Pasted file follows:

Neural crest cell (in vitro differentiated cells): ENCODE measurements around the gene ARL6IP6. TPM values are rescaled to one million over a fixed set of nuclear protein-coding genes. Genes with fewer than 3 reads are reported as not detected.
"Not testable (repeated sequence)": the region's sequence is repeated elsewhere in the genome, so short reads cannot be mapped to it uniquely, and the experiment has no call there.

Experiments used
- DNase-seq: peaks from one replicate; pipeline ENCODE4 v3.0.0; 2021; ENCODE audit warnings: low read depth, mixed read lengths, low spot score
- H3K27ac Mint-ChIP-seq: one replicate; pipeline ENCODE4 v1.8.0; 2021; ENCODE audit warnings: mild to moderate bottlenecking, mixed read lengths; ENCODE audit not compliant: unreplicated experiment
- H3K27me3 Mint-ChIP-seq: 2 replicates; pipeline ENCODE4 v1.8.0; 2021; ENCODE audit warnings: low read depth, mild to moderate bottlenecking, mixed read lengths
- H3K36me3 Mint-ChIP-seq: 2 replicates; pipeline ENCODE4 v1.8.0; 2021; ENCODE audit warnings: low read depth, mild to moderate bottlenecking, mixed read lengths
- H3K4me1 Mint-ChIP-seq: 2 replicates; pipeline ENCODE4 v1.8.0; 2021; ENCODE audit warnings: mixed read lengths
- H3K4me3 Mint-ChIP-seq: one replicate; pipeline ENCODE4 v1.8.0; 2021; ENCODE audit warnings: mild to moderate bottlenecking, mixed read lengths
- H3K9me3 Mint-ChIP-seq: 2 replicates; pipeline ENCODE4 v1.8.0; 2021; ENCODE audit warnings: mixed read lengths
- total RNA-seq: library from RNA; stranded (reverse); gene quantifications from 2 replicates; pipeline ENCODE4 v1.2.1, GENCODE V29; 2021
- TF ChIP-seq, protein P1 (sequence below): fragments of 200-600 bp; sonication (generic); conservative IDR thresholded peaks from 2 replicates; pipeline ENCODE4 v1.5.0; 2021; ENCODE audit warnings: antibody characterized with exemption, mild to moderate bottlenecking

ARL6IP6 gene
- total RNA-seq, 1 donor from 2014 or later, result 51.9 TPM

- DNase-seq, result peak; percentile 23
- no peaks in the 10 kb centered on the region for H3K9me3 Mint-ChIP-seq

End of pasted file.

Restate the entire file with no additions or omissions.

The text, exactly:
Neural crest cell (in vitro differentiated cells): ENCODE measurements around the gene ARL6IP6. TPM values are rescaled to one million over a fixed set of nuclear protein-coding genes. Genes with fewer than 3 reads are reported as not detected.
"Not testable (repeated sequence)": the region's sequence is repeated elsewhere in the genome, so short reads cannot be mapped to it uniquely, and the experiment has no call there.

Experiments used
- DNase-seq: peaks from one replicate; pipeline ENCODE4 v3.0.0; 2021; ENCODE audit warnings: low read depth, mixed read lengths, low spot score
- H3K27ac Mint-ChIP-seq: one replicate; pipeline ENCODE4 v1.8.0; 2021; ENCODE audit warnings: mild to moderate bottlenecking, mixed read lengths; ENCODE audit not compliant: unreplicated experiment
- H3K27me3 Mint-ChIP-seq: 2 replicates; pipeline ENCODE4 v1.8.0; 2021; ENCODE audit warnings: low read depth, mild to moderate bottlenecking, mixed read lengths
- H3K36me3 Mint-ChIP-seq: 2 replicates; pipeline ENCODE4 v1.8.0; 2021; ENCODE audit warnings: low read depth, mild to moderate bottlenecking, mixed read lengths
- H3K4me1 Mint-ChIP-seq: 2 replicates; pipeline ENCODE4 v1.8.0; 2021; ENCODE audit warnings: mixed read lengths
- H3K4me3 Mint-ChIP-seq: one replicate; pipeline ENCODE4 v1.8.0; 2021; ENCODE audit warnings: mild to moderate bottlenecking, mixed read lengths
- H3K9me3 Mint-ChIP-seq: 2 replicates; pipeline ENCODE4 v1.8.0; 2021; ENCODE audit warnings: mixed read lengths
- total RNA-seq: library from RNA; stranded (reverse); gene quantifications from 2 replicates; pipeline ENCODE4 v1.2.1, GENCODE V29; 2021
- TF ChIP-seq, protein P1 (sequence below): fragments of 200-600 bp; sonication (generic); conservative IDR thresholded peaks from 2 replicates; pipeline ENCODE4 v1.5.0; 2021; ENCODE audit warnings: antibody characterized with exemption, mild to moderate bottlenecking

ARL6IP6 gene
- total RNA-seq, 1 donor from 2014 or later, result 51.9 TPM

- DNase-seq, result peak; percentile 23
- no peaks in the 10 kb centered on the region for H3K9me3 Mint-ChIP-seq